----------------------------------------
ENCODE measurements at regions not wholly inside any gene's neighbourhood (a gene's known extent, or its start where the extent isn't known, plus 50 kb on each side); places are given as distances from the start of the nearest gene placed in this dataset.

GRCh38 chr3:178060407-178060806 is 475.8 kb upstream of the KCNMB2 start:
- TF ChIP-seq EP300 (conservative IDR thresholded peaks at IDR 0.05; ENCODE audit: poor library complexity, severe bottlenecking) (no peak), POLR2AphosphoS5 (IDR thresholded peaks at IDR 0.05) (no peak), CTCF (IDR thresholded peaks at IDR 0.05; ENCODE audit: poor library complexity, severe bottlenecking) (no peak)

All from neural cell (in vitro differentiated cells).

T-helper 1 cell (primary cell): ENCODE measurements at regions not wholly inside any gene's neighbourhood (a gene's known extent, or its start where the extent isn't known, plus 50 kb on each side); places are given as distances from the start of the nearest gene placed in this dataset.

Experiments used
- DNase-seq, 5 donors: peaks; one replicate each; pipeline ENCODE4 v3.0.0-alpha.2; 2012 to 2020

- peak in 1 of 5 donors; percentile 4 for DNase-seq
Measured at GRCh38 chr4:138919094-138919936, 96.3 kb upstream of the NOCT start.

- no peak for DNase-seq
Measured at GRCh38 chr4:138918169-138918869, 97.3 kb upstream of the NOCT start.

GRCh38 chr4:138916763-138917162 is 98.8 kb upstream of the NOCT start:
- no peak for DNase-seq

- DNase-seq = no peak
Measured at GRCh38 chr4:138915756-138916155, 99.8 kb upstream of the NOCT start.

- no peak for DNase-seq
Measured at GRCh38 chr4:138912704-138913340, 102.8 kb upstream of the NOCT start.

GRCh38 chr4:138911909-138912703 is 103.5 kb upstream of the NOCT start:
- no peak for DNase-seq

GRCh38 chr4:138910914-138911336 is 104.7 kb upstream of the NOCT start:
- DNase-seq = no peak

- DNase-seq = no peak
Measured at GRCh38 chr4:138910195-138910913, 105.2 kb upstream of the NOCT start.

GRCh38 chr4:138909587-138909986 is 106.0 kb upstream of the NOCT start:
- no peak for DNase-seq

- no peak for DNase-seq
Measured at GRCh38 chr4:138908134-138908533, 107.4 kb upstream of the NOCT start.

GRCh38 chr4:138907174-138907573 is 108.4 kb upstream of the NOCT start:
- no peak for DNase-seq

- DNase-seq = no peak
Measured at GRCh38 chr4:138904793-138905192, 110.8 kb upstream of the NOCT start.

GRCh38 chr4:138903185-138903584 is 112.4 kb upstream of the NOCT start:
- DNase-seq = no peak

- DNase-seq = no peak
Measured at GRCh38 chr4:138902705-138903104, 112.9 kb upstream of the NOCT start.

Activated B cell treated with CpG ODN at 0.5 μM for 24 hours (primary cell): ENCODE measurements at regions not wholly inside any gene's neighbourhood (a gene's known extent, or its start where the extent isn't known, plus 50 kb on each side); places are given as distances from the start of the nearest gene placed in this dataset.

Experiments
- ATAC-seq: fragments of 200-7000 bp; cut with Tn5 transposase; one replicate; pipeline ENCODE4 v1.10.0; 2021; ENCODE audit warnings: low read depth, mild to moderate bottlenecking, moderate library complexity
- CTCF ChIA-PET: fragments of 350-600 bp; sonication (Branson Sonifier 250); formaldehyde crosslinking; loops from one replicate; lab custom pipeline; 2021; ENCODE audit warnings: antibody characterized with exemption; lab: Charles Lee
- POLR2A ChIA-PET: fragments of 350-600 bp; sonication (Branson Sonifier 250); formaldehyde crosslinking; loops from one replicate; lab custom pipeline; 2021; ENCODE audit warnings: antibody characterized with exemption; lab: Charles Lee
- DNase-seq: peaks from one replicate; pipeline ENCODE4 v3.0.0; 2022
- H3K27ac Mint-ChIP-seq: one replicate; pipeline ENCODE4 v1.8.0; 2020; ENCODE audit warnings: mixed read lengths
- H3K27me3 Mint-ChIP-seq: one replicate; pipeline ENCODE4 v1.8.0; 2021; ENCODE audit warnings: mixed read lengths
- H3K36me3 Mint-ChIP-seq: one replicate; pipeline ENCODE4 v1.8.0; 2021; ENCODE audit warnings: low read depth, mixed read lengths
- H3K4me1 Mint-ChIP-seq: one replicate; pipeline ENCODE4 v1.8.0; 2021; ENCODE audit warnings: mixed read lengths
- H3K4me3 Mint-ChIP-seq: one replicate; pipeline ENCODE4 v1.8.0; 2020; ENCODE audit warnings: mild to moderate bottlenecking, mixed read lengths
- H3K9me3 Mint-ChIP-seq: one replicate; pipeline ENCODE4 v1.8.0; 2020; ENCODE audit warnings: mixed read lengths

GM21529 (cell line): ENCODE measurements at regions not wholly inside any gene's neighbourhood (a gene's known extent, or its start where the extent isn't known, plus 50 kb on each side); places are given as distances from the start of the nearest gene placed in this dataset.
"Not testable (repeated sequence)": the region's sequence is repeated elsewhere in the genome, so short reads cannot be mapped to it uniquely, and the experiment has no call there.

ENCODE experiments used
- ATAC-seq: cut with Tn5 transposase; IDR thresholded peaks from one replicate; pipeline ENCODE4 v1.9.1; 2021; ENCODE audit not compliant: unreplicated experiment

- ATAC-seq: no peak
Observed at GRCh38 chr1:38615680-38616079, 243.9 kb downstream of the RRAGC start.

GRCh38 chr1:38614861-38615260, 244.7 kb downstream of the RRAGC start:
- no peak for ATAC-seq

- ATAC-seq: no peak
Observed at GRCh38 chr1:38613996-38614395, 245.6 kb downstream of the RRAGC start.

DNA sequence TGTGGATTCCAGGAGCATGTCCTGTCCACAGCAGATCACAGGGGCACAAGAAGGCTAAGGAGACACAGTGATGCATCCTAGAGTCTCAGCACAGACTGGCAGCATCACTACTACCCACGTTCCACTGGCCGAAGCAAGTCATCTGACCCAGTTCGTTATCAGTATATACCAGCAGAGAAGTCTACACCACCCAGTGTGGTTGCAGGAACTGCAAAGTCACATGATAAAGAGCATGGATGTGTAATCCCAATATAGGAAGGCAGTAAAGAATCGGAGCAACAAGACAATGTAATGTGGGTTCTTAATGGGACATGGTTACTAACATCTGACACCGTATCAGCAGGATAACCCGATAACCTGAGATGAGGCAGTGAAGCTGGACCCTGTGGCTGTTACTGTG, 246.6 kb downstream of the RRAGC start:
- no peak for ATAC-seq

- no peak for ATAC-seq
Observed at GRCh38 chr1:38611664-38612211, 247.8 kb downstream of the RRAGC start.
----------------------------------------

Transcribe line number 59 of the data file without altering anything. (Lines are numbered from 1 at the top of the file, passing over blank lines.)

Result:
- no peak for ATAC-seq